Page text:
My Apologies to Bill Watterson

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So, I put the kids to bed tonight and I kept hearing giggling coming from upstairs. So I went upstairs to see what was going on. Apparently the kids were using an invisible ink pen to make Calvin & Hobbes anatomically correct in one of their C & H books. Then they were using the little blacklight at the end of the pen to check out the results.

I blame their father.


I Built a Spaceship (And I Learned How to Build My Own Grow Room)

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OK, so here are updated pictures (including the final version) of the Halloween project:

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This totally looks like two Darth Vader heads kissing, to me.

Below are pictures of the UFO after I’d finally gotten it off the porch and put it on the lawn. It is a 9 foot diameter PVC frame covered with adhesive-backed shelf-liner which I then covered with mylar. When I was researching how to attach mylar to a PVC skeleton on-line Google took me to a bunch of helpful sites like cannabis.com and grasscity.com which provided instructions on how to build your own grow room. Good to know. It will certainly make the midnight raid on my house less unexpected.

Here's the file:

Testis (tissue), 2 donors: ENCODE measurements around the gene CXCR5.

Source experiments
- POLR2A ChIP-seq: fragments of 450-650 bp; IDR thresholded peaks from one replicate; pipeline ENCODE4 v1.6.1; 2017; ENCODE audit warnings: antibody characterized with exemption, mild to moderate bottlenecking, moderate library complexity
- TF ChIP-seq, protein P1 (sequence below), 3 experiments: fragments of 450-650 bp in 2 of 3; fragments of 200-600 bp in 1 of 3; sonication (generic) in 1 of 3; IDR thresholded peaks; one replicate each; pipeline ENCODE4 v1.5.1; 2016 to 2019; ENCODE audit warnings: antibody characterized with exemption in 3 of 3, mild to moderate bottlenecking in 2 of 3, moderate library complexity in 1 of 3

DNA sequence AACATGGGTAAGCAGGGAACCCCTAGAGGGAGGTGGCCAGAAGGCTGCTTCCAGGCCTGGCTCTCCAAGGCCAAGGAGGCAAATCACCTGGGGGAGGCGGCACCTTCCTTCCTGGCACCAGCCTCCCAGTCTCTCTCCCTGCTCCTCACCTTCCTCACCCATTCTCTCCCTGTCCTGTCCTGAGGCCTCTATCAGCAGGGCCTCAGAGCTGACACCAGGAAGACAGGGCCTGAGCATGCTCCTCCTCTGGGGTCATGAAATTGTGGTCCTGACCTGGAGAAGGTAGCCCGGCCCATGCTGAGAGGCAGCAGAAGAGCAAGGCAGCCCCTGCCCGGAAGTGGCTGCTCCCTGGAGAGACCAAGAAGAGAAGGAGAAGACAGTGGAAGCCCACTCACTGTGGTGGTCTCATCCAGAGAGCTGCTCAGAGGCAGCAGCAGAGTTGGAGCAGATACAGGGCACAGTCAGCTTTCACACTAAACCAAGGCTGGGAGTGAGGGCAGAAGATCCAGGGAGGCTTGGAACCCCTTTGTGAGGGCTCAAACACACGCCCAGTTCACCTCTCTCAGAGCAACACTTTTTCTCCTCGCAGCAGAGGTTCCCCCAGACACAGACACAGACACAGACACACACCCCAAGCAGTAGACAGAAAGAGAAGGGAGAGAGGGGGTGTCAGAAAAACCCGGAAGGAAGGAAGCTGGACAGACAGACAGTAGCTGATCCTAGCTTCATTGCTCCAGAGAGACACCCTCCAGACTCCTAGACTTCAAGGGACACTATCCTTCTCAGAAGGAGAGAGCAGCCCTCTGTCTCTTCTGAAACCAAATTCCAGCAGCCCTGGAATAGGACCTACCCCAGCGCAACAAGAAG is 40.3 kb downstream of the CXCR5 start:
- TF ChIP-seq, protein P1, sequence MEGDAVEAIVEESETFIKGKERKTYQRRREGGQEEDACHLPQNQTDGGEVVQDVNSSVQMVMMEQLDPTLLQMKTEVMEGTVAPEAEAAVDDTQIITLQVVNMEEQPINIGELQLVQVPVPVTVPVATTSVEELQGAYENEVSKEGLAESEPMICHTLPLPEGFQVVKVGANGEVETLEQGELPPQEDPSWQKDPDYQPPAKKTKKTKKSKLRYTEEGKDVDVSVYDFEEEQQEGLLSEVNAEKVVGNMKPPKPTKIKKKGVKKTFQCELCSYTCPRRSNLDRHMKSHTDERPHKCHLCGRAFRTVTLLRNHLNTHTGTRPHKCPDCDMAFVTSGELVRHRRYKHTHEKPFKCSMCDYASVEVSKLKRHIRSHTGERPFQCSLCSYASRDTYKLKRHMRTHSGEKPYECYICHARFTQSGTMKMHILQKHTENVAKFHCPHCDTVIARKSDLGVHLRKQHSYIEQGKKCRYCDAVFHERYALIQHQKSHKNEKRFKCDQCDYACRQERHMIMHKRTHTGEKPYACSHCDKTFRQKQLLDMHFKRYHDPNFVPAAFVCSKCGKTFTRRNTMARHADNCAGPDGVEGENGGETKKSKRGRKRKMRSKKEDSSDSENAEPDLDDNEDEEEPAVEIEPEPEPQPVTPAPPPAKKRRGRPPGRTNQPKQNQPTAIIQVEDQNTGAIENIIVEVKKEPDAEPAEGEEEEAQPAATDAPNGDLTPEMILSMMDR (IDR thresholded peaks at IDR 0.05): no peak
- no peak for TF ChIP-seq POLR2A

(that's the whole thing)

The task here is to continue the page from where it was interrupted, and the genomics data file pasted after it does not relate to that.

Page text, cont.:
Anyway, the ship has little bowling pin aliens in the “windows.” The inflatable cow is attached by a fishing line and has a spotlight shining down on it. The aliens in the windows are backlit by green electroluminescent lights. And the sign says “AREA 151″ because that’s our street address. It worked out pretty well. We had a kid’s Halloween party the next day for 19 kids.

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We provided silly string guns so the kids could ambush the aliens. This is what happened:

IMG_4652They shot the adults. Understandable mistake.

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But they also attacked the cow, the lawn, and each other in addition to the aliens in the ship.

And the treehouse…

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… was the scene of a tween rave. Juice boxes, empty candy boxes, and silly string on the walls. Because that’s how we roll.

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Another Project Update, This is

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So, here’s a picture of the Halloween project I’m working on so far: IMG_1134

 

Annoying Voice in My Head: “Is it Yoda with one ear?”

Me: “No.”

AVimH: “How about one of the Pac Man ghosts with one giant ear?”